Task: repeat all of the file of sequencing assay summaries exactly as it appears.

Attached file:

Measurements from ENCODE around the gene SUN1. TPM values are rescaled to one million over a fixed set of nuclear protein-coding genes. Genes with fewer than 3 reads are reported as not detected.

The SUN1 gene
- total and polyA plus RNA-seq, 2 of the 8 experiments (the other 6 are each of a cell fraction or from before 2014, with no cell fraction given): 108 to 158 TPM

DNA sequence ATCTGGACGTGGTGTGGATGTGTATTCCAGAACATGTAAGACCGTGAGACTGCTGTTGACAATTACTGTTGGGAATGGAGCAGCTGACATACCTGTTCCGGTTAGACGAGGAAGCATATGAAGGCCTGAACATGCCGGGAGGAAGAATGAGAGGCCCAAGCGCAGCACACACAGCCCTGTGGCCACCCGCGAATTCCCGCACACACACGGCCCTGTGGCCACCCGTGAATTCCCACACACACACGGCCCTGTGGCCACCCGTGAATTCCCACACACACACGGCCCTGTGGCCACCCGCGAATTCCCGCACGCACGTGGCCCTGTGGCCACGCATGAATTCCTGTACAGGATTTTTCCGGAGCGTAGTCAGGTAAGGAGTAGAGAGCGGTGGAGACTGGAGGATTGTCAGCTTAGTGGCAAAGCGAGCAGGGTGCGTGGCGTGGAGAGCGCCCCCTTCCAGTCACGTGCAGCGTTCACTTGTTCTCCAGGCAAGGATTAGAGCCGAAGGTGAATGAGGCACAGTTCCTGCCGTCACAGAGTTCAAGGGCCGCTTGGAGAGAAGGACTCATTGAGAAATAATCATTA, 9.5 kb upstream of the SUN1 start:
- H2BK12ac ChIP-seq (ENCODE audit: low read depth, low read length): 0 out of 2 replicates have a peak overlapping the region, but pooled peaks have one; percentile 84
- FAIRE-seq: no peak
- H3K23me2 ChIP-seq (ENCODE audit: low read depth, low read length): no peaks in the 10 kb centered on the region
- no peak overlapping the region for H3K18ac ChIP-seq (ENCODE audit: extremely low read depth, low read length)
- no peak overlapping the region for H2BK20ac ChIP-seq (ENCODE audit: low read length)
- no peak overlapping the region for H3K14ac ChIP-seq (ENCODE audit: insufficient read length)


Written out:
Measurements from ENCODE around the gene SUN1. TPM values are rescaled to one million over a fixed set of nuclear protein-coding genes. Genes with fewer than 3 reads are reported as not detected.

The SUN1 gene
- total and polyA plus RNA-seq, 2 of the 8 experiments (the other 6 are each of a cell fraction or from before 2014, with no cell fraction given): 108 to 158 TPM

DNA sequence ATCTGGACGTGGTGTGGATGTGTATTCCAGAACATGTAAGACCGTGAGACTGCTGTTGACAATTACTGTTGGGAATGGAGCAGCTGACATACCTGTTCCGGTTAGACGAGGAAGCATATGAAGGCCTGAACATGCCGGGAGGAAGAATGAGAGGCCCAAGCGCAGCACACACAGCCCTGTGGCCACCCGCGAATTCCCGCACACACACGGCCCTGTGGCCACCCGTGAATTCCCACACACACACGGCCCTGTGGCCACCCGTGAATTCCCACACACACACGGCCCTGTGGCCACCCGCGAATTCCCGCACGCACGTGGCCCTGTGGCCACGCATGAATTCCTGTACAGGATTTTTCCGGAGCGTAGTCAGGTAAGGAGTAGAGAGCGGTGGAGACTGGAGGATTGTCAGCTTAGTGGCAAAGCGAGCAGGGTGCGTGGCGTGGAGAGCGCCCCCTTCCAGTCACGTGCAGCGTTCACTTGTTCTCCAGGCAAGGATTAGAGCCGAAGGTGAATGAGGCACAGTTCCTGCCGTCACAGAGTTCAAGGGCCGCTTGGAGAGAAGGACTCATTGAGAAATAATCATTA, 9.5 kb upstream of the SUN1 start:
- H2BK12ac ChIP-seq (ENCODE audit: low read depth, low read length): 0 out of 2 replicates have a peak overlapping the region, but pooled peaks have one; percentile 84
- FAIRE-seq: no peak
- H3K23me2 ChIP-seq (ENCODE audit: low read depth, low read length): no peaks in the 10 kb centered on the region
- no peak overlapping the region for H3K18ac ChIP-seq (ENCODE audit: extremely low read depth, low read length)
- no peak overlapping the region for H2BK20ac ChIP-seq (ENCODE audit: low read length)
- no peak overlapping the region for H3K14ac ChIP-seq (ENCODE audit: insufficient read length)